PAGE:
The Mousetrap

By Agatha ChristieMousetrapnorthlight theatre

Directed by Jonathan Berry

At Northlight Theatre, Skokie

Mysterious, yet often funny, director Jonathan Berry infuses the classic who-done-it with playfulness

The Mousetrap, running in London since 1952 with more than 25,000 performances, is the world’s longest running stage play! It has also been considered the model for  doing murder mysteries on stage. Who can argue with such success? Kudos to Northlight Theatre for mounting a spirited production of the Agatha Christie classic.

Neagle, Vander Broek, Anderson

Jonathan Berry has cast a superb troupe to enact the famous murder mystery. From the young couple who just open Monkswell Manor outside of London in 1952, Giles Ralston (Keith Neagle) and Mollie Ralston (Cora Vander Broek) have things ready for their new guests despite a snowstorm. As each guest arrive the assortment of quirky characters adds depth to the possibilities as to who-done-it that promises to become quite the adventure. This production doesn’t disappoint.

From young Christopher Wren (Joey deBettencourt) the quirky hyperactive twenty-two year old who loves to cook to the old maid, Mrs. Boyle (Laura T. Fisher) a critical older woman who is pleased by nothing she observes, to Major Metcalf (Patrick Clear) a retired Army major, to Miss Casewell (Lindsey Pearlman) the strange, aloof, masculine woman who speaks offhandedly about the horrific experiences of her childhood. Is she really a woman?  As the snow strands all at the Manor, a strange man, Mr. Paravincini (Joe Dempsey) arrives after crashing his car in a snow back. Why is he here?

deBettencourt, Clear. Matthews

After the wireless talks about a murder in London, the police call the Manor to announce that Police Det. Sgt Trotter (Greg Matthew Anderson) will arrive to talk to all at the Manor. What does he want? All the folks have fearful reactions to the news. Why? The atmosphere for a murder is quickly being established.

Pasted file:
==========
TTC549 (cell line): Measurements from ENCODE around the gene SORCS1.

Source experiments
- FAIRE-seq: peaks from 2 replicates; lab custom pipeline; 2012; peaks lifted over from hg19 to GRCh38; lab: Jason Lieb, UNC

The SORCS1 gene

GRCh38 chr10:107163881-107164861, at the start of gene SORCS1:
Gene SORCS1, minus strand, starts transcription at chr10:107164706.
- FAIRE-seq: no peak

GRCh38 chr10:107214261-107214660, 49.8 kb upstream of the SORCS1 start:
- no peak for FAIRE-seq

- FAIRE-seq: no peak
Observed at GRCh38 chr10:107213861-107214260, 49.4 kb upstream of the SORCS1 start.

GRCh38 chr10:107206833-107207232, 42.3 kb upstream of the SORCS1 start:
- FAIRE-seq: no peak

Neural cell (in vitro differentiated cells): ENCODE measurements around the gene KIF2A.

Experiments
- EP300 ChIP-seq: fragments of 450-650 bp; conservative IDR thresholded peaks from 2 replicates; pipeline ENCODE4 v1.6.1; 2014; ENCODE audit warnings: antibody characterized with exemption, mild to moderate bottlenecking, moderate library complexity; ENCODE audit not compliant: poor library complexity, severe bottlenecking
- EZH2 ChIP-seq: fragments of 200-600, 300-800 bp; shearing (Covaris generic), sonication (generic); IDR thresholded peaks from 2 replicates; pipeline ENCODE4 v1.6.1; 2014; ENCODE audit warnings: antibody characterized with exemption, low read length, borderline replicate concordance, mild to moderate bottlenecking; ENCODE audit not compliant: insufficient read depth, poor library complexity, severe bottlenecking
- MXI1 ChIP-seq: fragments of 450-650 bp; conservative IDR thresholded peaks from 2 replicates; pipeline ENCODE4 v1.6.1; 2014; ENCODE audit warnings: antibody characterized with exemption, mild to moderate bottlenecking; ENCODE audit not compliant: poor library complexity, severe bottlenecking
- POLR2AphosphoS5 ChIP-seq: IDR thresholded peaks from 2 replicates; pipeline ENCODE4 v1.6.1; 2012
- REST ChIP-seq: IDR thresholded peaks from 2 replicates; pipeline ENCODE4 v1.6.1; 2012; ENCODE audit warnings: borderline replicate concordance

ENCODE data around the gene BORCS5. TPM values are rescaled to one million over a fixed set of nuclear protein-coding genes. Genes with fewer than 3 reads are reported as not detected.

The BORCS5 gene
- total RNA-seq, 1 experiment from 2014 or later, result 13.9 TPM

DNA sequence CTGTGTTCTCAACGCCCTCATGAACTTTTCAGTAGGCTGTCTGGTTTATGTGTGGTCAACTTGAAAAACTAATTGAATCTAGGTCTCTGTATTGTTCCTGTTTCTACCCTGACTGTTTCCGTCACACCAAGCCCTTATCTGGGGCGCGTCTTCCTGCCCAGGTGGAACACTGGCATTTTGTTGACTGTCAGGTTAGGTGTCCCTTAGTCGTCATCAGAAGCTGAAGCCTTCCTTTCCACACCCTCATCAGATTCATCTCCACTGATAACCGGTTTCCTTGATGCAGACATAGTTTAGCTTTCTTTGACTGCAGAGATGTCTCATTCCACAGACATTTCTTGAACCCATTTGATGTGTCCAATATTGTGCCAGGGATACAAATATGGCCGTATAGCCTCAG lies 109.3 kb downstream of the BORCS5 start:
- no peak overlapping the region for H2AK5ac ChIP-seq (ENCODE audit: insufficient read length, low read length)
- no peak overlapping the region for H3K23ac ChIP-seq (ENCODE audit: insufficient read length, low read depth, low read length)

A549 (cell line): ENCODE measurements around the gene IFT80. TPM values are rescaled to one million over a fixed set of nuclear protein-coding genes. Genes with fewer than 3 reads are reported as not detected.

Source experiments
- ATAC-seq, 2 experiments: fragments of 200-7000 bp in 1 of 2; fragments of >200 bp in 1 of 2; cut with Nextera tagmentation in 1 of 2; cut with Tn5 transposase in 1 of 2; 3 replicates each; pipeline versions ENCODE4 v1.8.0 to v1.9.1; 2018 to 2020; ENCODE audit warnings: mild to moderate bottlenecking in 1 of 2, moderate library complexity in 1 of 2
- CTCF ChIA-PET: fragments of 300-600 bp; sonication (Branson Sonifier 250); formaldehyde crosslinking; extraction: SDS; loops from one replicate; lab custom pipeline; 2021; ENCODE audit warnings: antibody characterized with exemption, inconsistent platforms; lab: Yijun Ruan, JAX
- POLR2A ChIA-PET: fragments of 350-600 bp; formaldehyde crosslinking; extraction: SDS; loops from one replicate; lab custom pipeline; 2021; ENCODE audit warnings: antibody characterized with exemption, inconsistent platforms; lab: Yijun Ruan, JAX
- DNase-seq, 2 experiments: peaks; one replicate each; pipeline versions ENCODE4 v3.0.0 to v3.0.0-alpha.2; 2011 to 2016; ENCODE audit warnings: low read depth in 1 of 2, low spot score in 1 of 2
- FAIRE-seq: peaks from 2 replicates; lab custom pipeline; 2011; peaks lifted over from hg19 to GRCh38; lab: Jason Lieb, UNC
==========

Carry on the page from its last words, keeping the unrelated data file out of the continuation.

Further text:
Sgt. Trotter arrives via snow skies to the surprise of all. He immediately tells of a connection between the London murder and the Manor. A possible revenge murder plot that may involve three  possible victims, thus the “three bind mice” reference form the nursery rhyme. Trotter believe that one or more people at the Manor may be targeted, and that the murderer may also be at the Manor. Since all at the Manor withhold important information when being questioned by Trotter, the plot thickens deliciously as it turns into a nerve-rattling suspense. The phone line was cut, thus isolating all.

Enriched with witty humor and provocative personalities, this finely woven mystery is an edge-of-your-seat fast-paced play that both entertains and engrosses us as the ultimate final twist unfolds. We smile as the mystery is unveiled even if we have seen the play before. I believe one of the reasons that The Mousetrap has endured for 62 years lies in the clever details and rich foreshadowing that, over time, gets us to forget the details so that each time we see the play, it never fails to get us to question our previous  knowledge of who-done-it. So, this production, while true to Christie’s plot, has enough well developed characters to get is to once again, wonder.

Fisher, deBettencourt vert

This is mainly because Berry’s cast so superbly played their characters with dedication to the little details that we question everything. I especially enjoyed the performance by Joey deBettencourt as the younger man running from something. Of course, Greg Matthew Anderson was so effective at the detective that we go with him as his investigation unfolds.  This fine ensemble allowed each player their contribution added suspense and mystery to the action.  Jack Magaw’s vivid set almost became another character.

So even if you have seen The Mousetrap in the past, this smart, funny and eerie production will engage you and most effectively get you to question everything as you work to solve the mystery. You’ll have as much fun doing that as the cast has trying to fool you.

Highly Recommended

Tom Williams

Talk Theatre in Chicago podcast

Date Reviewed: November 14, 2014

Jeff Recommended

For more info checkout The Mousetrap page at theatreinchicago.com

At Northlight Theatre, 9501 N. Skokie Blvd, Skokie, IL, call 847.673.6300; northlight.org, tickets $25- $78, Tuesdays: 7:30pm (except Nov. 18 and Dec. 2), Wednesdays: 1:00pm (except Dec. 10) and 7:30pm (except Nov. 26),  Thursdays: 7:30pm (except Nov. 27), Fridays: 8:00pm (except Opening on Nov. 14 at 7:30pm), Saturdays: 2:30pm (except Nov. 8) and 8:00pm, Sundays: 2:30pm and 7:00pm (except Nov. 16 and 23 and Dec. 14), through December 14, 2014